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City Lawmakers Ask Attorney General To Investigate Comcast For Price Gouging

Kevin Wong/Flickr

Three Baltimore City Council members and the Baltimore Digital Equity Coalition have asked Attorney General Brian Frosh to investigate Comcast for price gouging.


Their request comes after the company established a plan to charge Xfinity customers without unlimited data subscriptions who exceed 1.2 terabytes (TB) earlier this month.

In a letter to Frosh, Democrats  Kristerfer Burnett, Zeke Cohen and Ryan Dorsey said Comcast’s fees bar a portion of the city’s low-income, Black and Latino communities from internet connectivity, resulting in “digital redlining.” 

Raquel Coombs, a spokeswoman for the Attorney General, confirmed Frosh received the letter. “It’s something we will certainly look into,” she said. She declined to comment further. 

About 96,000 Baltimore households do not have home wireline broadband services, and 52,000 lack any kind of broadband connection. More than half of non-broadband subscribers cited cost as the reason they lack service, a 2019 Pew Research Survey found. 

The digital divide has been made more dire as many Baltimoreans have been working or learning from home since the spring, when the COVID-19 pandemic began. 

The councilmen and the Baltimore Digital Equity Coalition argue that the data cap, which will allow customers without unlimited data plans to use more than 1.2 TB as long as they pay for additional data, is “the height of corporate greed.” 

“The threshold is arbitrary,” Dorsey said. “It's to Comcast’s advantage to set it around a fairly high amount. They're playing games around their messaging in order to better couch their wealth extraction from a poor city like Baltimore.”

Tia Price, director of the Baltimore Digital Equity Coalition, said the letter is an effort to put Comcast on notice.

“Most people think that the Internet is a utility,” Price said. But it's not regulated. It's very much a free market.”

Cohen said the cap adds “the ultimate insult to injury.” 

“It’s unacceptable that in this arbitrary and capricious way, this mega company decides to jack up rates on Maryland consumers, particularly on Baltimoreans, many of whom we know are struggling day to day to pay their bills,” he said.

Their letter is also a broader criticism of the company’s fees, too, Cohen said, citing Comcast's Internet Essentials program, which provides discounted rates for those eligible for public assistance.

“They have done a whole publicity tour around their Internet Essentials program,” Cohen said. “However, we know that Internet Essentials is simply not fast enough for most of our young people to learn online. The speeds are simply not adequate.”

Franca Muller Paz, a teacher at Baltimore City College High School and a former Green Party candidate for the city council, said her students whose households subscribe to the discount program can’t make it through a virtual class without losing their internet connection.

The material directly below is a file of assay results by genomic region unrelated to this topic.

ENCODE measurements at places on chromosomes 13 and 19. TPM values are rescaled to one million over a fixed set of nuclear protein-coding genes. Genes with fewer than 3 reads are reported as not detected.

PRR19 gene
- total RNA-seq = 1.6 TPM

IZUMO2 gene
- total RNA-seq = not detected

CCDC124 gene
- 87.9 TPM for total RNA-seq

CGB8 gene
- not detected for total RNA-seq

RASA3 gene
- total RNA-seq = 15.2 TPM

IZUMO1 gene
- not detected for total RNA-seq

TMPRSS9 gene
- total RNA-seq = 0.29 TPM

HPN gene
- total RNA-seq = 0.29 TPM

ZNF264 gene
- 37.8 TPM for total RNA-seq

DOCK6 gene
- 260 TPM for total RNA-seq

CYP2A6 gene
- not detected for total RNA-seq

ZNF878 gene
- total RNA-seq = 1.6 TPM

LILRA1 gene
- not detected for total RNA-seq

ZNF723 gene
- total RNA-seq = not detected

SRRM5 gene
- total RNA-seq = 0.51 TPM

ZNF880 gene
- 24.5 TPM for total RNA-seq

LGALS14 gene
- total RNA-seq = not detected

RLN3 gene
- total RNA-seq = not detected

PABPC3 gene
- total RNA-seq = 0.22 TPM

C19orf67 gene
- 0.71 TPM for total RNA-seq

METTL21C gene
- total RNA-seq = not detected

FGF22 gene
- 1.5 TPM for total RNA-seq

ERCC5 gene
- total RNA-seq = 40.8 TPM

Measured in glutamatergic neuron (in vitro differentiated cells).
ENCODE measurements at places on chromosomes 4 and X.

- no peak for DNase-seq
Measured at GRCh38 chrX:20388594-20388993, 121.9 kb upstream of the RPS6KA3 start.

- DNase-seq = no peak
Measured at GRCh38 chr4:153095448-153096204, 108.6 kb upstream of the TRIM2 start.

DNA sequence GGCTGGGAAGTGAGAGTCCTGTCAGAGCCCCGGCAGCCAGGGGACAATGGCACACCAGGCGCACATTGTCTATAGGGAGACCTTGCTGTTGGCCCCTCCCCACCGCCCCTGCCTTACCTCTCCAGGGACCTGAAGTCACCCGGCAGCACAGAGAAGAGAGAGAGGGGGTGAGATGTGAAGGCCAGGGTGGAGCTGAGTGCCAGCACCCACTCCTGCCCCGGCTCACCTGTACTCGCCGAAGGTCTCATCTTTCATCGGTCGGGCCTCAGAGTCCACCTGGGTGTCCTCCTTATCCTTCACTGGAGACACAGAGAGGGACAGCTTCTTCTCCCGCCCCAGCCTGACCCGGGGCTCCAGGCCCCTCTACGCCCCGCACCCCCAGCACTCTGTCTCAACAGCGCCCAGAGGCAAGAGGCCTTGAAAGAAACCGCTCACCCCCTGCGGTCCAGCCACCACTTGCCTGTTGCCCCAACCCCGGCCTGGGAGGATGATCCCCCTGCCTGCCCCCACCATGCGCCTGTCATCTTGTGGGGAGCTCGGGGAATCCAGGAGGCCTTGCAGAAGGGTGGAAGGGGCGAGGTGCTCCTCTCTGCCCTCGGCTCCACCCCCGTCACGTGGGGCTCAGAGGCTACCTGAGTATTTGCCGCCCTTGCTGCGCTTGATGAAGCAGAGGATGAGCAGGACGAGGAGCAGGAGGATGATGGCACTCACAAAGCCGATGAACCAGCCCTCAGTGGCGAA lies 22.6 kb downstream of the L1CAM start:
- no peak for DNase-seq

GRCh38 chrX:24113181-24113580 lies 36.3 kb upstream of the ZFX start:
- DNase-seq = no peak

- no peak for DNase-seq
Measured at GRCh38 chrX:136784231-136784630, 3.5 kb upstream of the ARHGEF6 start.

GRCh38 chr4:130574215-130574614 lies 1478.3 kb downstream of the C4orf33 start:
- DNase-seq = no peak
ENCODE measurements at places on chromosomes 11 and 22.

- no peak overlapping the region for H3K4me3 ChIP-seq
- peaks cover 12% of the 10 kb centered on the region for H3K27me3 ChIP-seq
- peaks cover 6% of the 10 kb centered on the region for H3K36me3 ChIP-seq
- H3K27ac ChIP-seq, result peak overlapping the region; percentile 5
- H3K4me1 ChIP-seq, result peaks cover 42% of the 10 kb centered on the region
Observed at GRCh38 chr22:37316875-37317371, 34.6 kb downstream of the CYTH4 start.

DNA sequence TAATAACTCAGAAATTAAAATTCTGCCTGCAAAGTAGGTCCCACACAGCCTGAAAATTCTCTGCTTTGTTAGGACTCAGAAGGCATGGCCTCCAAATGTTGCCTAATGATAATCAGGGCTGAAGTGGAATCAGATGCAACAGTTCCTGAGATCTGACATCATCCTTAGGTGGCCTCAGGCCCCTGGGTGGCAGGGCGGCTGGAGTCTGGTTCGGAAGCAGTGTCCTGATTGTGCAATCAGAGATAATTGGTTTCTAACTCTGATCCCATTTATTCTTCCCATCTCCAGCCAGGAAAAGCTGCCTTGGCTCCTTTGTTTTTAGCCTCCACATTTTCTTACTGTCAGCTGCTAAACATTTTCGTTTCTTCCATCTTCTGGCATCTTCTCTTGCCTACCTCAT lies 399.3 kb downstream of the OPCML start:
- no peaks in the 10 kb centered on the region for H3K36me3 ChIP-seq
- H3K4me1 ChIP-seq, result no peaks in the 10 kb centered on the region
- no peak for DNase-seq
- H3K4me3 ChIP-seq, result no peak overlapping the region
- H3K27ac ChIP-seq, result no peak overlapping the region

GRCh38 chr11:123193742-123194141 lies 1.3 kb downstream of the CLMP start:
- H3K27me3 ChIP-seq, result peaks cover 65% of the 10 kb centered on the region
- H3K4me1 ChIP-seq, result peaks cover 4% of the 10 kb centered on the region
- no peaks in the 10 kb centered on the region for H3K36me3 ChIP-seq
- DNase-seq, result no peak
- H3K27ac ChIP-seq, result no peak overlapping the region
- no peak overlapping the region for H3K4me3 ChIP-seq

“Almost a third of students are constantly being kicked out,” she said. “I'd also love to see my students, but as soon as they turn their video feed on, it splits their signals.”

That reduces her ability to build relationships with her students, which in turn affects their learning, Muller Paz said.

Kristie Fox, a spokeswoman for Comcast, called 1.2 TB a “massive amount of data” that “a very small percentage of customers” hit. The plan is structured to allow Comcast to charge customers generating the greatest demand for network development and capacity more for their increased usage, she said.

“Our Internet data plan helps to ensure we can meet our customers’ needs now and in the future,” Fox said.  

Customers have several options if they anticipate surpassing 1.2 TB in data usage.

Those who lease a modem from the company can pay an extra $11 a month for unlimited data, as well as several other features. Those who don’t lease modems can pay an additional $30 per month for unlimited data. Customers uninterested in those options can pay $10 for every 50 GB over 1.2 TB, with a maximum monthly charge of $100. Customers will be given a free month the first time they surpass 1.2 TB in data usage. 

After the letter to Frosh was released Wednesday, Comcast announced it would extend its initial three-month grace period to allow customers to adjust to the data cap, which debuted Jan. 1.

The earliest Comcast would charge Maryland customers for exceeding 1.2 TB is August.

Investigating the lawmakers’ allegation may prove difficult.

Maryland does not have a price gouging statute. But when Gov. Larry Hogan declared a state of emergency last spring, the order gave the attorney general the ability to prosecute businesses for attempting to take unfair advantage of consumers through its duration.

The state of emergency is due to be lifted at the end of April. Hogan may choose to extend it.

Cohen said Maryland’s lack of price gouging regulations outside of the governor’s order raises a red flag.

“This is cause for us to rethink whether we actually need legislation to extend the laws around price gouging, because the issue is not going to go away,” he said.


Emily Sullivan is a city hall reporter at WYPR, where she covers all things Baltimore politics. She joined WYPR after reporting for NPR’s national airwaves. There, she was a reporter for NPR’s news desk, business desk and presidential conflicts of interest team. Sullivan won a national Edward R. Murrow Award for an investigation into a Trump golf course's finances alongside members of the Embedded team. She has also won awards from the Chesapeake Associated Press Broadcasters Association for her use of sound and feature stories. She has provided news analysis on 1A, The Takeaway, Here & Now and All Things Considered.
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